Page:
New vocational training center in South Dallas to provide career opportunities

Dallas County – A new advanced technical training center designed to create economic opportunity and expand education in an often overlooked area of ​​Dallas County will open on October 20 with a celebration that will include local business officials, elected officials and E Smith communities, chaired by Hall of Fame, former Dallas Cowboy Emmitt Smith, whose partnership with Dallas College made the center possible.

Emmitt Smith

Dallas College Executive Vice Chancellor Justin Lonon will join former running back Cowboy and others in officially opening the 30,000-square-foot facility. Smith, president of E Smith Communities, purchased the building in 2019 and began redeveloping it as a hub of mixed-use spaces.

?? It is a community where there is a huge need, ?? Dr Lonon said. There are people out there looking for opportunities, and this offers a second chance to find a new job. It’s part of Dallas College’s mission to go where we need them and to serve individuals and industries to bridge the gap between employment opportunities and placement.

The Dallas College Cedar Valley campus will use its allocated 7,000 square feet and a mobile training lab to provide high school equivalency education and vocational training, including in construction. The center will also provide soft skills training, job preparation and financial literacy with the goal of bringing long-term economic viability to South Dallas County.

“It is important that we work to establish a path and places for people and communities to access the possibilities of what they can do and what they can become in tangible ways,” said Smith.
My partner Tamela Thornton led the vision of how E Smith Communities could create a space that houses higher education, healthcare, small business and services in one place in a neighborhood that has traditionally been neglected. Thanks to Tamela, our partner Debbie La Franchi from ASREF (American South Real Estate Fund) and our dynamic tenants, this community now has a strong educational foothold at Dallas College in their backyard, ?? Smith said.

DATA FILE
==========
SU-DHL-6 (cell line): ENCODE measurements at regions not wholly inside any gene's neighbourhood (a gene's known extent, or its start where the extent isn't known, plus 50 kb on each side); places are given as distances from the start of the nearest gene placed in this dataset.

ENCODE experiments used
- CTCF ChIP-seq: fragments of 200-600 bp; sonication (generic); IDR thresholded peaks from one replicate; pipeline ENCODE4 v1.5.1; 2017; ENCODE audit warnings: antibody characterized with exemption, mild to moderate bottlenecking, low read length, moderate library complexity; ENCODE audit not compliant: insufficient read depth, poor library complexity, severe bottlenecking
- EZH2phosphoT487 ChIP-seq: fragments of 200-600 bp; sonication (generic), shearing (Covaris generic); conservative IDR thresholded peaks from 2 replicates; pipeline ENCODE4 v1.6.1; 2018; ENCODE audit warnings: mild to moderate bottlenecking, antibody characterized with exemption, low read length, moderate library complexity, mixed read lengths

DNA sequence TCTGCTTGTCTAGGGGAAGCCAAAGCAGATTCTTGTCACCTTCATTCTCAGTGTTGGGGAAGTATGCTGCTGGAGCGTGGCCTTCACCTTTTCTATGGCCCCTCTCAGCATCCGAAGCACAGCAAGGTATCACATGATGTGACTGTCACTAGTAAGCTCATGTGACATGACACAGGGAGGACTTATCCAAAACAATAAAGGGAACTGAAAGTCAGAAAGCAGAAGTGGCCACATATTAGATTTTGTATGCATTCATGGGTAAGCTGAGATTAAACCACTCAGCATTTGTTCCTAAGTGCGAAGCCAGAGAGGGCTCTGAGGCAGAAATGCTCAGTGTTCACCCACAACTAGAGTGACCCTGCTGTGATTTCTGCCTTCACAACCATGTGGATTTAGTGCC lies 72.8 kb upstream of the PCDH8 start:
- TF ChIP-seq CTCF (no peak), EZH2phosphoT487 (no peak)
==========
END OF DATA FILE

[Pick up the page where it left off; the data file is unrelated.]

This center will make the underemployed and previously unemployable ready to join Dallas ?? skilled workforce, giving interns a real chance at success, said Gloria Smith, associate vice chancellor of career-related learning, workforce and advancement at Dallas College.

?? It’s about expanding opportunities, ??? Smith said. ?? This is Dallas College giving back and providing training that will lead to upward economic mobility. We want to show them [the community] that their options are limitless. We meet people where they are to get them where they want to be. ??

Dallas College partners who have helped this center include:

?? Regional Association of Black Entrepreneurs
?? Greater Dallas Workforce Solutions
?? United Way of Metropolitan Dallas (Women in Construction, partnership with Hilti North America)
?? Greenlee
?? CL3 National Coalition of Certification Centers

WHO: Dallas College

WHAT: Dallas College, Industry Partners Celebrate Opening of Innovation Center and Mobile Training Lab

WHEN: Oct 20, 4 p.m. to 7:30 p.m. Guided tours, refreshments will be offered.

O: 4315 South Lancaster Road, Lancaster.

About Dallas College

Dallas College, formerly the Dallas County Community College District, was founded in 1965 and consists of seven campuses: Brookhaven, Cedar Valley, Eastfield, El Centro, Mountain View, North Lake, and Richland. Dallas College offers online learning and serves over 83,000 credits and 25,000 continuing education students during the fall and spring semesters. Dallas College also offers double credit to students at partner high schools and Dallas County first high schools. Dr Joe May, the College’s 7th Chancellor, created the Dallas College Higher Education Network in partnership with area school districts, colleges and universities, businesses, community organizations and others to support student success and college completion by removing barriers and providing services that help them graduate from college and begin professional care.

Milton S. Rodgers

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